The other match also looked winnable for the U.S. Jimenez was paired with Jos� Mar�a Olaz�bal, who had been playing poorly. Crenshaw was expected to send out Jeff Maggert and Hal Sutton, winners of two of three matches and clearly the best U.S. team, but he decided to play a hunch. He benched Maggert in favor of Leonard, even though Maggert had come through with two huge strokes in the morning foursomes against Lawrie and Montgomerie. Maggert had holed a lengthy birdie putt at the 17th to give his team a one-up lead, after which he dashed across the green, pumping his fist. Then at the 18th, after Sutton had driven right down the middle, Maggert had staked a seven-iron to within a foot to close out the match for the Americans.
Crenshaw's decision to bench Maggert was a curious one, but Maggert was too much of a team player to argue. "I really believe it takes a lot out of you to play five matches," he said. "I thought maybe I held Hal back a little bit Friday afternoon in best ball because I wasn't striking the ball that well. It was Ben's decision. I would've played if he'd wanted me to, but I wasn't disappointed that I didn't. Definitely not."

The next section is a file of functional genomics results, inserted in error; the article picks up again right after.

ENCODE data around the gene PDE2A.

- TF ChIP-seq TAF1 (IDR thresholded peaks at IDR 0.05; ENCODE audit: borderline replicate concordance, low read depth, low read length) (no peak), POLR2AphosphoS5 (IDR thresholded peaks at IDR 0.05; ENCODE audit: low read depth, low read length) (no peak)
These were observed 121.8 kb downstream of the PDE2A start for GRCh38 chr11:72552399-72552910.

Crenshaw's hunch didn't pan out. Leonard was awful on the greens, and the Americans trailed most of the match. Only Sutton's heroics at the end, when he hit it close at 16 for birdie and saved par at 18, salvaged a half point. The match was typical of Crenshaw's luck and the Americans' basic problem. "Other than Hal, it's hard to say we've had anybody who's really been dominating," Maggert said. "Who are you going to put in? Whoever plays just has to play better."
On Saturday, no American played well enough.
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